Linked by Thom Holwerda on Wed 5th Nov 2008 16:12 UTC, submitted by Michael
Windows I collect manuals. I have so many of them, that I'm starting to wonder where on earth I'm supposed to put them all. Somewhere in the back of a closet, I keep all my manuals in three huge boxes, with manuals dating from the early '80s to just a few days ago when I bought a new mouse. However, none of them are as dear to my as my extensive, fully illustrated Dutch manuals for Windows 3.0, which accompanied my parents' first PC in 1990. An enormously detailed manual covering every aspect of Windows 3.0 - with special sleeves for the various floppy disks that held the Windows 3.0 operating system. I still have those original floppies, and they're still fully functional. Last week, the era of Windows 3.x finally came to an end when Microsoft ceased to give out licenses for the operating system.
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Manuals...
by StephenBeDoper on Wed 5th Nov 2008 23:30 UTC
StephenBeDoper
Member since:
2005-07-06

Despite its limitations, I think many of us will look back on Windows 3.x with a bit of fondness (Stockholm Syndrome-induced or not). As I was reading through the manual during the writing of this news item, I encountered many things that we take fro granted now - the manual explains icons, windows, dialog boxes, menu bars, cursors, everything.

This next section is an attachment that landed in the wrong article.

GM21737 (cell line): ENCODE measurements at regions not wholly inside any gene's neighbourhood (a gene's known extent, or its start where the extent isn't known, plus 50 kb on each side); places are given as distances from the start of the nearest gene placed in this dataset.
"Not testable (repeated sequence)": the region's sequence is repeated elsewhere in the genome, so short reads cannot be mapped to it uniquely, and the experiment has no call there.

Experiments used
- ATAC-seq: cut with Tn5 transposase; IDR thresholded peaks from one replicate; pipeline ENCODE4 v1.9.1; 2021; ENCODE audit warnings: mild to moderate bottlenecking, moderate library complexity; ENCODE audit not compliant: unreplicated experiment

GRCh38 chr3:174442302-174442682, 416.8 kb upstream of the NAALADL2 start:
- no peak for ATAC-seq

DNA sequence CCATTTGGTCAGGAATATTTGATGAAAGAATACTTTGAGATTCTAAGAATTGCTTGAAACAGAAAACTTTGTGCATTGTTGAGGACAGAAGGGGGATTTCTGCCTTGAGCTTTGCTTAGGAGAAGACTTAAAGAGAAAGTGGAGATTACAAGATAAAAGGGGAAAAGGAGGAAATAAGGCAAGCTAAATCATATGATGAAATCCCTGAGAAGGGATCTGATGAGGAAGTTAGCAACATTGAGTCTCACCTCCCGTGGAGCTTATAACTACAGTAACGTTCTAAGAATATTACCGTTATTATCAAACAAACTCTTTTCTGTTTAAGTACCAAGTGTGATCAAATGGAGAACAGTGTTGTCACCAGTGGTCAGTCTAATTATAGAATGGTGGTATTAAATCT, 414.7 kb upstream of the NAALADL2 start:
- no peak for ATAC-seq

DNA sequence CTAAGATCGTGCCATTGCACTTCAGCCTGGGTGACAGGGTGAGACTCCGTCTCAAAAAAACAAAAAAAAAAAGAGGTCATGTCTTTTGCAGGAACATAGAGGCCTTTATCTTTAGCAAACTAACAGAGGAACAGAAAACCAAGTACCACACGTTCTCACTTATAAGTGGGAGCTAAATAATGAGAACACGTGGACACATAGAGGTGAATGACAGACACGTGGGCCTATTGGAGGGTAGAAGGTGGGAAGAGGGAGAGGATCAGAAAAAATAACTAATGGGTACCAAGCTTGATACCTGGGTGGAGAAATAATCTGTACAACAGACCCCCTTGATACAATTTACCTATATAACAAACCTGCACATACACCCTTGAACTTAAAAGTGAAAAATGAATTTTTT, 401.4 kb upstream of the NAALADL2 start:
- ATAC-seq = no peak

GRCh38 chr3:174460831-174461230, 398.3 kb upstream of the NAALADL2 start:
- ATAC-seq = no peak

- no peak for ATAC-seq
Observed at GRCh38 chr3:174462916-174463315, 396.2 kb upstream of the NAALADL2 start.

If nothing else, we look back with fondness on the days when comprehensive manuals were standard (at least, those of us perverse enough to RFTM for fun).

Admittedly, though, I do have a few fond memories of Win3.x, since the first PC that was truly "mine" ran Win3.1. I remember upgrading to a P100 with Win95 and missing several features from 3.1 - the inability to switch to the Desktop via alt-Tab (which you could do with the program manager), the old "copy to/move to" keyboard shortcuts that were in File Manager but not Explorer, and the Win3.x "Recorder" macro app.

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